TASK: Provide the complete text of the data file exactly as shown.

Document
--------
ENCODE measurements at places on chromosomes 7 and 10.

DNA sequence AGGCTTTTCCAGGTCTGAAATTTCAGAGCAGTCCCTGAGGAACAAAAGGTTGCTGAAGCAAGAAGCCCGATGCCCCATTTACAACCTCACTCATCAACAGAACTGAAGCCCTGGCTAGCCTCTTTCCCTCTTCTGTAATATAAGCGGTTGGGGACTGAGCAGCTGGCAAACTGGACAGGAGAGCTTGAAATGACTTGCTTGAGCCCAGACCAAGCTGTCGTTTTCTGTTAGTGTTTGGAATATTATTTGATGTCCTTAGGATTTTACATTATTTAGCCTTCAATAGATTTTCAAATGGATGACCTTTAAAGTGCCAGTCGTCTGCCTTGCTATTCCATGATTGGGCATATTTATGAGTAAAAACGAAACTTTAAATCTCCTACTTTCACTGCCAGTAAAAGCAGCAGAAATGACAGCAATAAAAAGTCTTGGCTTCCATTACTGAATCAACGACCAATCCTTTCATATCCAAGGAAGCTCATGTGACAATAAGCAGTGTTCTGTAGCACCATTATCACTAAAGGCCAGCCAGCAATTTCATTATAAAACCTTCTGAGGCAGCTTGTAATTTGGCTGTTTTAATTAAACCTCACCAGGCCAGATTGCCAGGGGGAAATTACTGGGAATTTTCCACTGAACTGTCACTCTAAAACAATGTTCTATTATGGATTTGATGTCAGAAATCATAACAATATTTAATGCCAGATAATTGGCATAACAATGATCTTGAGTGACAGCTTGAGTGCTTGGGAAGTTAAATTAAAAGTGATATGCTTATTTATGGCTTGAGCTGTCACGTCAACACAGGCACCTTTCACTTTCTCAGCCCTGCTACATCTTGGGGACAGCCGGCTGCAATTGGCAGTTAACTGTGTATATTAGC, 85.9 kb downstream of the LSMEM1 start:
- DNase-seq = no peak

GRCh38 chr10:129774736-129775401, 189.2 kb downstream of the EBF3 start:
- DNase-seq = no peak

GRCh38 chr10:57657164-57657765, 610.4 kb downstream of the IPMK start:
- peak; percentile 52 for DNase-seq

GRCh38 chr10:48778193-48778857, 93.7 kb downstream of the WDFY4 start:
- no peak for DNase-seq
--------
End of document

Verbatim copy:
ENCODE measurements at places on chromosomes 7 and 10.

DNA sequence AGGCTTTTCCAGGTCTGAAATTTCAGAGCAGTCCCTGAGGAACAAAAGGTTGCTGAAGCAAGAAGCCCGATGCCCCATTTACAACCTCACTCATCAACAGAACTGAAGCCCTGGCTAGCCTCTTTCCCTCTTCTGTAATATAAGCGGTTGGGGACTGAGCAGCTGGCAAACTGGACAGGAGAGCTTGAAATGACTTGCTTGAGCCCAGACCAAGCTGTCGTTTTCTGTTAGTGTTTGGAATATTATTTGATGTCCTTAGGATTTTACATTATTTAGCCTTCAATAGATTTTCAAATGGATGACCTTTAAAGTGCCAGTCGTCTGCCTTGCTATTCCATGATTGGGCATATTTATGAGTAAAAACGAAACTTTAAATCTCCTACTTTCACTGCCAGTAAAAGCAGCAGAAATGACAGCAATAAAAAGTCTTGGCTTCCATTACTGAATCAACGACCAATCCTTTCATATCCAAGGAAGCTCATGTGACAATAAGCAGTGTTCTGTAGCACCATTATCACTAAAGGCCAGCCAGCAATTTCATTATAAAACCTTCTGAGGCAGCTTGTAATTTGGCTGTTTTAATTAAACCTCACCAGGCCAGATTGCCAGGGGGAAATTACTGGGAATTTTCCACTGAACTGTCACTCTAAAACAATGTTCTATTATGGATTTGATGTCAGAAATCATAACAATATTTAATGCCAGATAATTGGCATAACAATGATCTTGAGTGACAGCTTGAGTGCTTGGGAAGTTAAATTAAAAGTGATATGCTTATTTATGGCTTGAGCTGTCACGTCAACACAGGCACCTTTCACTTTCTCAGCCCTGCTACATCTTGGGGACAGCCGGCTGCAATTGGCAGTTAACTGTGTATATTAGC, 85.9 kb downstream of the LSMEM1 start:
- DNase-seq = no peak

GRCh38 chr10:129774736-129775401, 189.2 kb downstream of the EBF3 start:
- DNase-seq = no peak

GRCh38 chr10:57657164-57657765, 610.4 kb downstream of the IPMK start:
- peak; percentile 52 for DNase-seq

GRCh38 chr10:48778193-48778857, 93.7 kb downstream of the WDFY4 start:
- no peak for DNase-seq